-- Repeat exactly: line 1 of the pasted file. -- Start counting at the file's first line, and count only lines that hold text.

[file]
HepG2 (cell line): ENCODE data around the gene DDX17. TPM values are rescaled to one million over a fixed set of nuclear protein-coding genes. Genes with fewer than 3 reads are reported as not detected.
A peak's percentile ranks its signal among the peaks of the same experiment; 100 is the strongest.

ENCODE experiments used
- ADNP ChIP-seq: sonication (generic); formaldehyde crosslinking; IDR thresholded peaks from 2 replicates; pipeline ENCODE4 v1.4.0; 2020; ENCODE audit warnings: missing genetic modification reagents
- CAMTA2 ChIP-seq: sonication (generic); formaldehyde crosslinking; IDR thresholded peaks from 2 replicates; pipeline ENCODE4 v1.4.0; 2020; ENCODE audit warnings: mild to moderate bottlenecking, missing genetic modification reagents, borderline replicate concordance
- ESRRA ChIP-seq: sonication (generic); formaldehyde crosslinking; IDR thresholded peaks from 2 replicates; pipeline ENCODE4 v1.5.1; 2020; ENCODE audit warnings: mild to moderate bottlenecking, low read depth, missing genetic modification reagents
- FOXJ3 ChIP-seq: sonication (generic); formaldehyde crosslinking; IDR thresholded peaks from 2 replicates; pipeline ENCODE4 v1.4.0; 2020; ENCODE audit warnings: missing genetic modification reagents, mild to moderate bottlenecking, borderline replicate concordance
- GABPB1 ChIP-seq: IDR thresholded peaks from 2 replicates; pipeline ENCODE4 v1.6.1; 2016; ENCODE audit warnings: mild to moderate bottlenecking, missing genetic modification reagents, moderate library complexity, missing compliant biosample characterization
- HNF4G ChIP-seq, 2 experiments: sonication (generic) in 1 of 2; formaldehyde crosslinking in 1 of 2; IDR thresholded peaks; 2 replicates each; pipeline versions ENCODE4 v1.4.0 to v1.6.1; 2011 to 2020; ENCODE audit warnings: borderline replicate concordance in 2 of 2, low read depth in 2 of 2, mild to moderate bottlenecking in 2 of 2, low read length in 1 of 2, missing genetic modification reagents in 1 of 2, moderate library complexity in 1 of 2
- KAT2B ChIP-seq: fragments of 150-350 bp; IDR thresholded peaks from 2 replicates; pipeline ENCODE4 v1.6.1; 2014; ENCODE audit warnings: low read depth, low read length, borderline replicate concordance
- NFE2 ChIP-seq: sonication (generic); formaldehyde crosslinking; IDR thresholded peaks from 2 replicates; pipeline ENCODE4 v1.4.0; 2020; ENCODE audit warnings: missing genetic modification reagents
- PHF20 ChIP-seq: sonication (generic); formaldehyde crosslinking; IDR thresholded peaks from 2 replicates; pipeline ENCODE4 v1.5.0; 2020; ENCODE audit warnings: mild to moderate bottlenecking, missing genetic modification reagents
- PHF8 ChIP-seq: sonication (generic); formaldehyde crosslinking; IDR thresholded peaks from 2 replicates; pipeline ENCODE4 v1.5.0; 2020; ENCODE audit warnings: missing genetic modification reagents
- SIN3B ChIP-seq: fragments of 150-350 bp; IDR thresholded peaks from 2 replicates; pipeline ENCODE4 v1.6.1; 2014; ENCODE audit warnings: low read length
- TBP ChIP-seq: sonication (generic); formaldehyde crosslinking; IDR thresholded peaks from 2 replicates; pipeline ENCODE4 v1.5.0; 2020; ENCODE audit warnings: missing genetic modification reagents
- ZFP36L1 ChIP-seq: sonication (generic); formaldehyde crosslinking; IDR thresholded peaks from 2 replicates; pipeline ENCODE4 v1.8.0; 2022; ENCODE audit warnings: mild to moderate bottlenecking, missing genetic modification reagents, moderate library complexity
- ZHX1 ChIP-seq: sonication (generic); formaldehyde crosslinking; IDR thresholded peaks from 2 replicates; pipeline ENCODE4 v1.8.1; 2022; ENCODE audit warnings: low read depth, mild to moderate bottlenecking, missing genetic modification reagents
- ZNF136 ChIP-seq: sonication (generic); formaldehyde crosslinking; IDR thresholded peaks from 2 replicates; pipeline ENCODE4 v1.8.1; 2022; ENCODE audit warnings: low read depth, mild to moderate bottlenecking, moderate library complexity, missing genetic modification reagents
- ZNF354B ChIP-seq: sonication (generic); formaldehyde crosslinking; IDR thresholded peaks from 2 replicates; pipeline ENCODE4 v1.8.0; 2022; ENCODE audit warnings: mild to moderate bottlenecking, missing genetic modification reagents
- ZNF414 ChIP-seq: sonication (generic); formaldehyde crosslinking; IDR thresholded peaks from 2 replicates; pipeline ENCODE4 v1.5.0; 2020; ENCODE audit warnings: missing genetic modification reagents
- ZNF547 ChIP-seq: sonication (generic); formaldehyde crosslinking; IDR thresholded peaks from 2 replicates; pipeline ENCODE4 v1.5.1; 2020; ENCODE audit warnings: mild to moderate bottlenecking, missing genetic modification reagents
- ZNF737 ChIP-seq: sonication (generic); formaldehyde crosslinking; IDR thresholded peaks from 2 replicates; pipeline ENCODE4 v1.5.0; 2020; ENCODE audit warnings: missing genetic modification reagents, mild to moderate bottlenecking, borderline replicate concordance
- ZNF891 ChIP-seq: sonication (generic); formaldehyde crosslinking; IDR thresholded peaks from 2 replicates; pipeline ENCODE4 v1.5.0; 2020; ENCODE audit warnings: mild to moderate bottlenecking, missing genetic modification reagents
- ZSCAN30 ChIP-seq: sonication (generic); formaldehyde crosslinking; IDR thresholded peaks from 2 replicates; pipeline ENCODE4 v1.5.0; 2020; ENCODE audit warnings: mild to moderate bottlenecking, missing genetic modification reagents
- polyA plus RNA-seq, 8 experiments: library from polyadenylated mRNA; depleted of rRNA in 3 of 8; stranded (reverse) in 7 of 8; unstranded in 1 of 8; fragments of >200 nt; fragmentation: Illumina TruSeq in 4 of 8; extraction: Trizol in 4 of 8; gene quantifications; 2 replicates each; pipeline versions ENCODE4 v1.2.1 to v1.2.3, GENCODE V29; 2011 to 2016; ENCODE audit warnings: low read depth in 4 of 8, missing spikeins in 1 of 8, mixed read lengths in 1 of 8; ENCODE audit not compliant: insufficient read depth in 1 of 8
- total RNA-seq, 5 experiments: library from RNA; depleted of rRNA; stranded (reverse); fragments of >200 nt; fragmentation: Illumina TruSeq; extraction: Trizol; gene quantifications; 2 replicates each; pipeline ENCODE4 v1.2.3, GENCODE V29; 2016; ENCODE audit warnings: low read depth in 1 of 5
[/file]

HepG2 (cell line): ENCODE data around the gene DDX17. TPM values are rescaled to one million over a fixed set of nuclear protein-coding genes. Genes with fewer than 3 reads are reported as not detected.